'Parish, Power & Politics'
CALL FOR PARTICIPATION IN WEBINAR ON 7-8 May 2021
Parishes have always been about more than religion. Aspects like the election of representatives, allocation of pews or administration of funds moved communal concerns well into the political sphere. We know much about processes of social and confessional differentiation, but what exactly were the power relations in parish communities? How did localities negotiate their dealings with manorial lords, city councils and state authorities? To which extent were parishes instrumentalized for secular purposes like local government or even resistance?
Cornelis de Wael, 'Beggars at the church door' (1629).
The 19th Warwick Symposium on Parish Research will take the form of a webinar on Friday 7 May 2021 (5.45-8.30 pm) and Saturday 8 May 2021 (8.45 am - 6.30 pm). Under the general theme of 'Parish, Power & Politics', proceedings are co-organized by Beat Kümin (Warwick) and Marjolein Schepers (IAS Fernandes Fellow/VUB), with the help of Warwick research students Daniel Gettings and Maria Tauber.
The Call for Papers has now closed. For information on how to participate please check out the grey box below.
Friday 7 May 2021
5.45 pm - Welcome & Introduction
6 pm - KEYNOTE ADDRESS
'Parishes, pandemics and paths to take: post-Covid historical options'
Keith Snell (Emeritus Professor of Rural and Cultural History, Leicester)
Poor relief has developed as a parish-based institution, centred on the local community. But who was involved in decision-making processes on the local level? How was relief organised, e.g. income and distribution practices? How did parish politics relate to other levels of governance on an urban, regional or state level? And how were power relations represented in more formal or more informal forms of relief? This panel features proposals on the local politics of poor relief in different areas and time periods.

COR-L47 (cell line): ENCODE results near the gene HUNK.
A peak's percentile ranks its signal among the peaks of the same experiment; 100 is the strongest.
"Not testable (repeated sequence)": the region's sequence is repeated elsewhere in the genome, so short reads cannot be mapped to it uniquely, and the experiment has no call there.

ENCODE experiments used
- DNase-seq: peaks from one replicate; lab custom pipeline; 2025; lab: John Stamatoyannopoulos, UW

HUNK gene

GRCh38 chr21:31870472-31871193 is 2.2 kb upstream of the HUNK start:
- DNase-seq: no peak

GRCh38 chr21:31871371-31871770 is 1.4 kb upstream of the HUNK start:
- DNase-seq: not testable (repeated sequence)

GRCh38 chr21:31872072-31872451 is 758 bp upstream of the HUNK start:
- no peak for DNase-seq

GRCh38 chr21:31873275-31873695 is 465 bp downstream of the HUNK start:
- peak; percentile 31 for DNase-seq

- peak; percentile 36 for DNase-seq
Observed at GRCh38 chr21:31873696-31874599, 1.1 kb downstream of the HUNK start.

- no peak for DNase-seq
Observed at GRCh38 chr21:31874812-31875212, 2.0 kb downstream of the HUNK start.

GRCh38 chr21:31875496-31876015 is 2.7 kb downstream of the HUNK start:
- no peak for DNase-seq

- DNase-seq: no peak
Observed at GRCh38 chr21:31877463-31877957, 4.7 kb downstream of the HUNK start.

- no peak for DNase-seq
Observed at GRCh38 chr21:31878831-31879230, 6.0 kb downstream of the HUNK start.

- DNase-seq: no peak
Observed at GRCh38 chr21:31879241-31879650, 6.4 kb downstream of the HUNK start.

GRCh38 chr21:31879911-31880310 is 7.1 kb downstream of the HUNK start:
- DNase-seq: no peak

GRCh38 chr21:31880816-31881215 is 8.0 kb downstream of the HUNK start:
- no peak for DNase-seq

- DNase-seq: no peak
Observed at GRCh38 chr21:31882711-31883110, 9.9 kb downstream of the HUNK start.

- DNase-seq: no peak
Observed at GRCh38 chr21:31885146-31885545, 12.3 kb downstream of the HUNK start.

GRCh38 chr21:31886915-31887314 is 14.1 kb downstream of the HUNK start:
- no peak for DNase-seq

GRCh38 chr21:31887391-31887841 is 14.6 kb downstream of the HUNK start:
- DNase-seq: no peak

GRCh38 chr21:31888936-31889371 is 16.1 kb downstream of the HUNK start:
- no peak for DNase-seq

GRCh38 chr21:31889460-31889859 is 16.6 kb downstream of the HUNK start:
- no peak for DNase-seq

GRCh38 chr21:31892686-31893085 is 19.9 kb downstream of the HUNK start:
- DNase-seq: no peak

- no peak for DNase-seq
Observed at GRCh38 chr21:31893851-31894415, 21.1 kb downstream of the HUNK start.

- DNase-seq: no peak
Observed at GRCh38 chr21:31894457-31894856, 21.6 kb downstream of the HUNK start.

7 - 8.30 pm - PANEL 1: Local Politics of Poor Relief
- Anthea Jones (Cheltenham) - ‘A grass-roots examination of the annals of the poor in one parish and one year’
- Steven King (Nottingham Trent) - 'Remembering the parish and its ways: Memory as currency in the negotiation of poor relief'
- Samantha Williams (Cambridge) - 'The "unruly infected"? Authority, order and the impact of plague on everyday life in Cambridge, 1625'
- Gabi Wüthrich (Zürich) - 'From local to global: Public education and poor relief strategy during an early modern famine'
Saturday 8 May 2021
POLITICS OF BELONGING
How was belonging to the parish constructed? Local communities had different levels of belonging, differing between natives, residents and elites. But which factors contributed to belonging? How did it relate to local xenophobia or notions of alienness and othering? And how was belonging negotiated or attributed? These two panels will include papers on locals, strangers and the forging of communities.
8.45 - 10.30 am - PANEL 2: Strangers & Locals
- Michela Berti (Pesaro) & Emilie Corswarem (Liège): 'Music and sense of belonging. Liturgical, musical and ceremonial practices of National Churches of Rome in the early modern period'